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Three Dimensional Printers

Updated on August 8, 2007

Most of us have these big things by our computer called printers which can replicate a 2-D document in various colors. That's great if you want something on paper, but what if we could it too the next dimension? That's right, I'm talking about a three-dimensional printer, which would be able to create objects in three-dimensional space.

Sounds cool, doesn't it? It definitely sounds like something from science fiction, like someday we would have a device that could make three-dimensional objects. In all honesty, not only does the technology exist today, but it is already in use. Many big factories use 3-D printers to create special parts for their particular products, but these devices are big and expensive, in the $15,000 dollar range.

However, Desktop Factory is bridging the gap between business and home equipment by offering the lowest 3D printer available today. Granted, it still costs about $5,000 USD, but it is a small price to pay if you want to play God.

Okay, maybe that was taking it too far. You may not be able to multiply bread with this 3-D printer, but you can use powdered plastic to layer materials that you have created via 3-D software. The device itself is ironically about the size of an old-style laser printer, and uses the heat of a halogen light bulb to melt the matter. The designers of the 3-D printer compare the technology to an Easy-Bake Oven.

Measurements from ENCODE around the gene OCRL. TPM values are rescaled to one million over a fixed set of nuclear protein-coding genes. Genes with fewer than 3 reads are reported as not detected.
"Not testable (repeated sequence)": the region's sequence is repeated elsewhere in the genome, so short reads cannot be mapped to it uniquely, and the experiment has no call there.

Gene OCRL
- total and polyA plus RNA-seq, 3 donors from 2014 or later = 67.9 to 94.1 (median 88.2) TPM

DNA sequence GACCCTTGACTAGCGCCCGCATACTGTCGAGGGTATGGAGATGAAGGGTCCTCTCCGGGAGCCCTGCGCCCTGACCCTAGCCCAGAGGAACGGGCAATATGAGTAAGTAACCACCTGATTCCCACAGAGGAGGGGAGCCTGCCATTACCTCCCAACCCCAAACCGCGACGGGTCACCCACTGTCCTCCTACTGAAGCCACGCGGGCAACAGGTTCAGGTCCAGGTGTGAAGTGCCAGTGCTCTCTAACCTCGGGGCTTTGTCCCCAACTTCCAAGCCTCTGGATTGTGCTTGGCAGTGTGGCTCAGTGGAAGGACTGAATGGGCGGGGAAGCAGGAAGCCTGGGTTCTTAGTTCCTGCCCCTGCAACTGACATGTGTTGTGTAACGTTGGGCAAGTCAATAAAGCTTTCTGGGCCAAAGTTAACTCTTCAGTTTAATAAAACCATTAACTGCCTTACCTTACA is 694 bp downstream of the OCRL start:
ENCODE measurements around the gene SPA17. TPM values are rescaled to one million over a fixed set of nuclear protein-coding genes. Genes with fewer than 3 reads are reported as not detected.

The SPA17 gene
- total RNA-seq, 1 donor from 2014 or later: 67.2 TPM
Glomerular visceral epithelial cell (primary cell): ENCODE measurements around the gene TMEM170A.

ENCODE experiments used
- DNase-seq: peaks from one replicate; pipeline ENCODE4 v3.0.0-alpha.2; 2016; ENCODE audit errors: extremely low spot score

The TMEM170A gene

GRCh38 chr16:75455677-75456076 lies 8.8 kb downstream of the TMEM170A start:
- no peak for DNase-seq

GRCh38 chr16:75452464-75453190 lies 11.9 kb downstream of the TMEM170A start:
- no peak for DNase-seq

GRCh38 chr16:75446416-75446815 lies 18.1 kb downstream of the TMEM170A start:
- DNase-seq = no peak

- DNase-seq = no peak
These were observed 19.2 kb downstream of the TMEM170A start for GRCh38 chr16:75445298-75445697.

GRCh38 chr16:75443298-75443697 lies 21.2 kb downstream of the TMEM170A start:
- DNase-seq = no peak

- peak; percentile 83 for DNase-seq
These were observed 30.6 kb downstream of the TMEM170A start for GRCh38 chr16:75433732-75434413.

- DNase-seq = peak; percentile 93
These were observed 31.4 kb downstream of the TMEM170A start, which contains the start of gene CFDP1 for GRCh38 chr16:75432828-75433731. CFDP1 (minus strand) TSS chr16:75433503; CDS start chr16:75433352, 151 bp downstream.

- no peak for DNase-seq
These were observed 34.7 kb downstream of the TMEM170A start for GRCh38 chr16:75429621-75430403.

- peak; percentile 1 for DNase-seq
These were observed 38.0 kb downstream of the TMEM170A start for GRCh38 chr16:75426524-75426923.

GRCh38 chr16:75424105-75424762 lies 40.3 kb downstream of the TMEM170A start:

The price is pretty high for household users, but competitors are thinking that a 3-D Printer could easily drop in price to about $1,000. I foresee that the prices could get even lower, and they could become as common as 2-D printers.

This certainly could change things as we know it. Imagine being able to craft objects like a spare part. No more trips to the hardware store if you can just make it yourself. There has also been talks about sites where you would be able to download a 3-D image so you could print it out. I think that would change Legos as we know it. No more buying sets full of the one part your kid needs when you can just 3-D print one up yourself.

I am a little concerned with the environmental effects of this device. Plastic is good because it is permanent, but sometimes it's too permanent. Unless we could somehow recycle this, we could make it even harder for Mother Earth.

However, I'm guessing they are working on technology that would enable 3-D printers to use something other than plastic. It's a lot like the replicators on Star Trek, which magically create food and other such amenities on a whim. If we ever get to that point, which now seems unlikely, that would change just about everything.

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